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Call for papers: 14th annual conference of the Society for Higher Education

20-22nd March 2019

20-22nd March 2019, Otto von Guericke University Magdeburg

Transformation of Society – Transformation of Knowledge

Knowledge production and communication in a changing life environments

Highly developed societies are experiencing a process of transformation towards becoming a knowledge society. Knowledge societies may be characterised by knowledge becoming the most important organisational principle. The creation of societal developments is consciously based upon and guided by knowledge. Scientifically-based knowledge is therefore of key significance as it provides the foundation for rationally-based decision making and is used to this end.

Higher education institutions (HEIs), or academia in its entirety, are, however, coming under pressure from various sources, some of which are linked to societal developments:

·         Digitalisation is alleviating access to science and scientific findings, which are then being used and checked by the general public. We can see a greater participation by the general public in scientific discussions. As a result, we are also witnessing a greater scepticism towards the authority of the science system as a single source of relevant knowledge. Science needs to find new ways of transmitting the relevance of its methods and rules for the generation of knowledge to the wider society.

·         With regard to how research and teaching are presently being undertaken, digitalisation may be described as a game changer. New means of gathering and processing data are opening up the disciplines and influencing the scope of research (in the sense of knowledge gain and methods) and are also generating new research questions. Digitalisation is also being used within academic development to help a wider public access R+D.

·         The context of knowledge production is also changing. If we look at the grand challenges such as climate change and demography, traditional organisations of science in the form of mainly (mono)disciplinary discourse or intra-scientific communication about the relevance of findings are coming under pressure equally. Interdisciplinary research and research which draws upon external expertise outside of academia (transdisciplinarity) are gaining in significance. The science system is being challenged by questions about its mode of conduct.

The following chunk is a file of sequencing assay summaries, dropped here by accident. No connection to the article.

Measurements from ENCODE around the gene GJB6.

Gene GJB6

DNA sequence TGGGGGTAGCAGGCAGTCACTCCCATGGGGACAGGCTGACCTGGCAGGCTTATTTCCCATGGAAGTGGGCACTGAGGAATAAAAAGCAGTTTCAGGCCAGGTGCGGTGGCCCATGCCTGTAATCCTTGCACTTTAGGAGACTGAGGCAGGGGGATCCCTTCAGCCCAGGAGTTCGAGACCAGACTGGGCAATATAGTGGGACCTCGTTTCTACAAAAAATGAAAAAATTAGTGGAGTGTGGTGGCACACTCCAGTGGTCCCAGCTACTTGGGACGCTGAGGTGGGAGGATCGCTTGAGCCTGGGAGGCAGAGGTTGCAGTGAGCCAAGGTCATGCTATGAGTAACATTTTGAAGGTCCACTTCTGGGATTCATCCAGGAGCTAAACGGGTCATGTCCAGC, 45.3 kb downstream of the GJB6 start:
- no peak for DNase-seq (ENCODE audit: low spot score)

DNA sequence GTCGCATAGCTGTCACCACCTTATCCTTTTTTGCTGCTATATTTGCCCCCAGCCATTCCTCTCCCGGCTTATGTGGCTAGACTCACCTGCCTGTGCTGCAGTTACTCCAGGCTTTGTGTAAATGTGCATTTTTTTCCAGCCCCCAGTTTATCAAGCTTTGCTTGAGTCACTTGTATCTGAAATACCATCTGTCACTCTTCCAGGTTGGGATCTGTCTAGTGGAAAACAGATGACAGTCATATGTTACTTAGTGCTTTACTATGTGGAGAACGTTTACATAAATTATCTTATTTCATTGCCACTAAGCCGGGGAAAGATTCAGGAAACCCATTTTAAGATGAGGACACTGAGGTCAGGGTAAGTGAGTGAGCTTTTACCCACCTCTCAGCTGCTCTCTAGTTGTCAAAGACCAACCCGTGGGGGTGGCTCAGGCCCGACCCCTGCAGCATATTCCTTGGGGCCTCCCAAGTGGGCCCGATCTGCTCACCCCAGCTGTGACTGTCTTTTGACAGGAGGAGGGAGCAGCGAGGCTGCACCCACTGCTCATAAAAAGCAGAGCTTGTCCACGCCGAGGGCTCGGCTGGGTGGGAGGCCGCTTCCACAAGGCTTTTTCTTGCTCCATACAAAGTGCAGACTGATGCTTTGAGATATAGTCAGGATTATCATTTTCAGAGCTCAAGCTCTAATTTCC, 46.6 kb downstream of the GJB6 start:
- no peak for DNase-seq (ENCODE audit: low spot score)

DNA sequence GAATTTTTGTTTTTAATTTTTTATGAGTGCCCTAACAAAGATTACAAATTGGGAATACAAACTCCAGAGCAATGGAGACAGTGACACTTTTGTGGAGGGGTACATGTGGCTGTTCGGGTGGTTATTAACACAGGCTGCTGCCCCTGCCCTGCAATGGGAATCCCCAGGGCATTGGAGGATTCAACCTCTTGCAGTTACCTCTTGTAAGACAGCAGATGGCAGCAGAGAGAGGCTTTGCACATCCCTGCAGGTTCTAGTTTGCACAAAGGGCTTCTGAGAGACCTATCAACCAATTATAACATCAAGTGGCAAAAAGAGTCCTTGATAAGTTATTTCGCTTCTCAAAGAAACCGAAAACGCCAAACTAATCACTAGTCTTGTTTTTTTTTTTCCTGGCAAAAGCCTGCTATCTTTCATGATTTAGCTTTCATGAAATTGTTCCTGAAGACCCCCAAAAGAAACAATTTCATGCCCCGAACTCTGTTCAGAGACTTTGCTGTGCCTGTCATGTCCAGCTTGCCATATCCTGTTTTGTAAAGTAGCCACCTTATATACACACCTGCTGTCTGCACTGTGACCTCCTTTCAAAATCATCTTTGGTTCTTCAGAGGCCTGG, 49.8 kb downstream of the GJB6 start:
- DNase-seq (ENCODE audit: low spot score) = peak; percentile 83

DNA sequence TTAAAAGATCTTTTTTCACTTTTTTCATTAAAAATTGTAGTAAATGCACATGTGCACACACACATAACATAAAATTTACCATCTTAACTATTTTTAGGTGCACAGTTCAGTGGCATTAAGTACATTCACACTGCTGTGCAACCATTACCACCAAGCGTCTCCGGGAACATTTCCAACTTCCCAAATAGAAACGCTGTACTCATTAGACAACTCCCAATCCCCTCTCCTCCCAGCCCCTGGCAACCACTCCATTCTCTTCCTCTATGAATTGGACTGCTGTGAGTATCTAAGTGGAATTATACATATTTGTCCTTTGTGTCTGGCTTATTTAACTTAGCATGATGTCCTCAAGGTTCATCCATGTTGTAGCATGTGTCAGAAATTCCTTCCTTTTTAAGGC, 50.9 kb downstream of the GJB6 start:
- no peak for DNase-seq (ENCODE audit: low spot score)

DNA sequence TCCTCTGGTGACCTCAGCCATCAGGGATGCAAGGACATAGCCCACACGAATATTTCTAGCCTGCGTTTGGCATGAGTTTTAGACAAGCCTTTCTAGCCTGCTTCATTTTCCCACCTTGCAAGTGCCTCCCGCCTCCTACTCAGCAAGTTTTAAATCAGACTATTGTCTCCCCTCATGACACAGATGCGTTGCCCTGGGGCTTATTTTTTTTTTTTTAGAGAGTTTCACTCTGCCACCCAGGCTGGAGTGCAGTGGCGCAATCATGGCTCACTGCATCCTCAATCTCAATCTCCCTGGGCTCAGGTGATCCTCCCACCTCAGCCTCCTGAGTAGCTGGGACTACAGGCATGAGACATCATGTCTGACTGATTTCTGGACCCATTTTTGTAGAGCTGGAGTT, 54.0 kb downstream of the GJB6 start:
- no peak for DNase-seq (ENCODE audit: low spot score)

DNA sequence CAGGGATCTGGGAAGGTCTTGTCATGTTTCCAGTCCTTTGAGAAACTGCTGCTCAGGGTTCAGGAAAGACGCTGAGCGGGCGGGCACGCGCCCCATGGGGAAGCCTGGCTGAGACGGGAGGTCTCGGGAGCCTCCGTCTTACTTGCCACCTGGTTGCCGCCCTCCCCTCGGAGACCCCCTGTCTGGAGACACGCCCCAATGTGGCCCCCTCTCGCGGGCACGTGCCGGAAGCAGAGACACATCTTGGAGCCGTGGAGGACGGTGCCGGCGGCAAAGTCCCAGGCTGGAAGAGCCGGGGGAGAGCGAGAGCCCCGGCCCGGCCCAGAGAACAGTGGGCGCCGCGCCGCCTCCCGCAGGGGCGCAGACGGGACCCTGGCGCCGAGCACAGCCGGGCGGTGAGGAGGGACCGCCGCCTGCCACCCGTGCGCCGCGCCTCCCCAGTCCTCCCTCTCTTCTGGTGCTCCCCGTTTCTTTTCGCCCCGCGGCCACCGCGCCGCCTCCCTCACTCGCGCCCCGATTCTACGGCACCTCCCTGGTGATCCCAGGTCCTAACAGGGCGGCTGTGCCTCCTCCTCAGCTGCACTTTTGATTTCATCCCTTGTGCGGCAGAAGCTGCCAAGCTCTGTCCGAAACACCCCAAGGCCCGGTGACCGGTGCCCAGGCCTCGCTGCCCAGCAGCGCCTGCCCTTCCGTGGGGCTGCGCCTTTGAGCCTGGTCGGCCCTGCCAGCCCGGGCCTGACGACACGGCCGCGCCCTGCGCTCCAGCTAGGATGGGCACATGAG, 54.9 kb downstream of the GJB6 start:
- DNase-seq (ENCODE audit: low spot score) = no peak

·         Questions about the relevance of scientific methods are becoming all the more pressing, since scientific knowledge, as a result of its underlying transience and its contestability, is being challenged as capable of only supplying limited guidance. The scientific acceptance of contestability and transience is itself becoming the main object of criticism and lack of acceptance. So the question arises as to the extent in which “third mission” (e.g. knowledge transfer, social impact of scientific knowledge) is being seen as a reaction to this development.

·          Additional changing contexts are increasing competition in academia overall and greater institutional autonomy through the introduction of new forms of governance. Concurrently, greater autonomy also sees actors within academia under greater legitimisation pressures on their output, which affects their actions between profilemaking and strategic compliance on the one hand, and “façade management” and opportunistic alignment on the other.

These developmental trends, which have been described above according to both ongoing observation, but also through higher education research, allow a multi-level structure to be created, out of which we can develop concrete questions regarding various areas of academia:

·         Societal megatrends such as digitalisation, but also social processes, such as a decreasing public complexity tolerance towards scientific knowledge, may be seen as the contextual macro-level, on which the entire academic system is being developed (in both organisational and epistemological regard).